Same-Sex Marriage Rule Lifted at Major Christian OrgBy: Mike Tuttle - March 25, 2014
The Wire reports that a major Christian charitable organization, World Vision, has changed its employee handbook. The handbook used to prohibit sex outside of marriage, with marriage being defined as a strictly heterosexual union. Now their definition of marriage has been expanded to cover sex outside any kind of union.
That may not seem like a big deal to some, after all it is just an internal policy. But to others it sounds like the beginning of a turning tide. This change in definition now means that a Christ follower that is united in a same-sex marriage is now eligible to be employed by World Vision. Some are thinking, “If a major organization like that, with a mission to work with Christian groups, can change its definition, who else might change?”
World Vision president Richard Stearns told Christianity Today that this change is not a compromise,
“Changing the employee conduct policy to allow someone in a same-sex marriage who is a professed believer in Jesus Christ to work for us makes our policy more consistent with our practice on other divisive issues,” he said. “It also allows us to treat all of our employees the same way: abstinence outside of marriage, and fidelity within marriage.”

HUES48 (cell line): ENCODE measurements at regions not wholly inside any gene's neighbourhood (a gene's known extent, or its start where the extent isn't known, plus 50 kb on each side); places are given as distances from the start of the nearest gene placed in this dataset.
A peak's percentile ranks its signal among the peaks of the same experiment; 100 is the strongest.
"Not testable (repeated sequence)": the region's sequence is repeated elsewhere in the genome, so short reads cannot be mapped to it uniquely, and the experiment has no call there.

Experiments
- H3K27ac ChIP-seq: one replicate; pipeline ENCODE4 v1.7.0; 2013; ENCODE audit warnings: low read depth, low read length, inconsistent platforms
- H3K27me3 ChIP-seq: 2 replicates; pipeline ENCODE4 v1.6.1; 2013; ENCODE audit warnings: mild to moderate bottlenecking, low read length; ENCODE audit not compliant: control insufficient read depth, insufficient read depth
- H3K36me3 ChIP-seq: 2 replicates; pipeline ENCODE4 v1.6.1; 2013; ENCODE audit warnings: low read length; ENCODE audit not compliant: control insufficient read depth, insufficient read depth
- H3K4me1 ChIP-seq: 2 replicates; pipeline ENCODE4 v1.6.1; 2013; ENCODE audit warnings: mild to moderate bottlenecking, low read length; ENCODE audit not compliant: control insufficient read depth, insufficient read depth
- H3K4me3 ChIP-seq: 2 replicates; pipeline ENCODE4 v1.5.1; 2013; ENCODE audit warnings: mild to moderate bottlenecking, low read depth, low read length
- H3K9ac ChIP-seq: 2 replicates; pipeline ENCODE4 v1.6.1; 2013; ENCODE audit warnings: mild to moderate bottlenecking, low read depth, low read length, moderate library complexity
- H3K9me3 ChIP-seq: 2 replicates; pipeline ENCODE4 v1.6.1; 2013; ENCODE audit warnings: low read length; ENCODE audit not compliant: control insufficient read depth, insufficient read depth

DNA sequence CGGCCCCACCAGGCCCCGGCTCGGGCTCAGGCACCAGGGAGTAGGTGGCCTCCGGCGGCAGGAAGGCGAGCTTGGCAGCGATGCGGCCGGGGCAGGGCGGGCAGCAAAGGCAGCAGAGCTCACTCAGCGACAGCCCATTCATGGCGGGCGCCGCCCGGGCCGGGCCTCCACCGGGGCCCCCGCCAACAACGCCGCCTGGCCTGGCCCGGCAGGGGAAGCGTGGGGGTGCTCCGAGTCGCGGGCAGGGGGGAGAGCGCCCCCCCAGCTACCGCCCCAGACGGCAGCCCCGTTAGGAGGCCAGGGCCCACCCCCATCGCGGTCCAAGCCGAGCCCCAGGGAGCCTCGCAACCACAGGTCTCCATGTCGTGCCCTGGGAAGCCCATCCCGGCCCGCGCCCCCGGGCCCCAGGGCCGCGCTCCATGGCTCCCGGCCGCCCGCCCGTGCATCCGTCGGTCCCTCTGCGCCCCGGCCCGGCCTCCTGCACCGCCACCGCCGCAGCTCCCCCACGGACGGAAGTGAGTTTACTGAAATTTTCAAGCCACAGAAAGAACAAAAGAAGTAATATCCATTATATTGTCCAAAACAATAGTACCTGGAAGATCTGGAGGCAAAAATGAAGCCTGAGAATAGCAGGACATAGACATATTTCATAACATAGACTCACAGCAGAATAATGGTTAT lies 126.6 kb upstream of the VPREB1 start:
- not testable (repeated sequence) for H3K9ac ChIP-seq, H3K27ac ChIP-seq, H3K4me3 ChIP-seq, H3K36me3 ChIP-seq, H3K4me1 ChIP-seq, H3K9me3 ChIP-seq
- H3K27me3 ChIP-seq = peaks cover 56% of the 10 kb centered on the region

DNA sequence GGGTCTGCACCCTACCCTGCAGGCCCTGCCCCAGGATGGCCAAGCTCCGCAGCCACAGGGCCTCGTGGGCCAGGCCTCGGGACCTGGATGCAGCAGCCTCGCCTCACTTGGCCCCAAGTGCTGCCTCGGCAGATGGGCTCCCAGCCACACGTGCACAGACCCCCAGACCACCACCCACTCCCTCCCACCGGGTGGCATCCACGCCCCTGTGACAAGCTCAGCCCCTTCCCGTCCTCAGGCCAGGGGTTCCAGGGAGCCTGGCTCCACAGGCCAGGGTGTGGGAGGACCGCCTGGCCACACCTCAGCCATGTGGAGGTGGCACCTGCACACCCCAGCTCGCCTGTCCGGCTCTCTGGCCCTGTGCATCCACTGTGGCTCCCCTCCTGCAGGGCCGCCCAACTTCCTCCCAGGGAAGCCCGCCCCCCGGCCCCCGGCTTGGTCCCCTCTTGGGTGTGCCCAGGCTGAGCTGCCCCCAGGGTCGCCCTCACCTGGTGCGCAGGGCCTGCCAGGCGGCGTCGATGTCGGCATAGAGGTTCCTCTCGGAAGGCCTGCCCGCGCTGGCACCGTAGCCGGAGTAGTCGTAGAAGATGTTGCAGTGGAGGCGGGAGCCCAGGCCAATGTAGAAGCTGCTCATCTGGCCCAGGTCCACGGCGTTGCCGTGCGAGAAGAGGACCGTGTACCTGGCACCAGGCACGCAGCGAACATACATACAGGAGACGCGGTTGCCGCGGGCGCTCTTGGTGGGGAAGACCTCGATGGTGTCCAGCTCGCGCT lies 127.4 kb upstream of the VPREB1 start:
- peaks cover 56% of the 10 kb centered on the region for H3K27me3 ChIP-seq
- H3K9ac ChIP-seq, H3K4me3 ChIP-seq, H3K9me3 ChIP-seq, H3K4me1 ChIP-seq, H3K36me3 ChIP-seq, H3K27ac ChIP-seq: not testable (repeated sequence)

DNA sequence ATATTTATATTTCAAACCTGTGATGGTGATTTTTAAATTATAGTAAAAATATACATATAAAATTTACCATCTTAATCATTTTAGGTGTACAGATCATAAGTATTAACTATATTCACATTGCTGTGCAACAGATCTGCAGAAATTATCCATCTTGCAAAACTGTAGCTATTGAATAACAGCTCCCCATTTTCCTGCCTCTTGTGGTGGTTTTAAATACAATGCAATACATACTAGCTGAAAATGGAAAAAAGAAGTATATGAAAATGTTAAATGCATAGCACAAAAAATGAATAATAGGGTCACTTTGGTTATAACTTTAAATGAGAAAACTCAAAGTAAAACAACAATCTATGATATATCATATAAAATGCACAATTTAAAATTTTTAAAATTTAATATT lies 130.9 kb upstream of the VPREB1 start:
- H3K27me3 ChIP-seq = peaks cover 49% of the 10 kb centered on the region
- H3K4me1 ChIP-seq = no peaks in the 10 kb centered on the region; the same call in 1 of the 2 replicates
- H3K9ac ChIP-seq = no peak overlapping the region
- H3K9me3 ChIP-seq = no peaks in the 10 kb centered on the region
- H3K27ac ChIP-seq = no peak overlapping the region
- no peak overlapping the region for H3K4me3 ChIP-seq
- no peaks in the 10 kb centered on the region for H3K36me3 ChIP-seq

“This is not an endorsement of same-sex marriage. We have decided we are not going to get into that debate. Nor is this a rejection of traditional marriage, which we affirm and support.”
“We’re not caving to some kind of pressure. We’re not on some slippery slope. There is no lawsuit threatening us. There is no employee group lobbying us,” said Stearns.
For years, the notion of same-sex marriage has been cast as in opposition to Christianity. But more and more people are coming forward saying that they are gay, were born that way, and think it is sinful to deny how God made them. And they want to attend a church, help in charitable causes, and be recognized as just as valid a Christian as the next person.
Stearns says that they are “deferring to the authority of churches and denominations on theological issues.”
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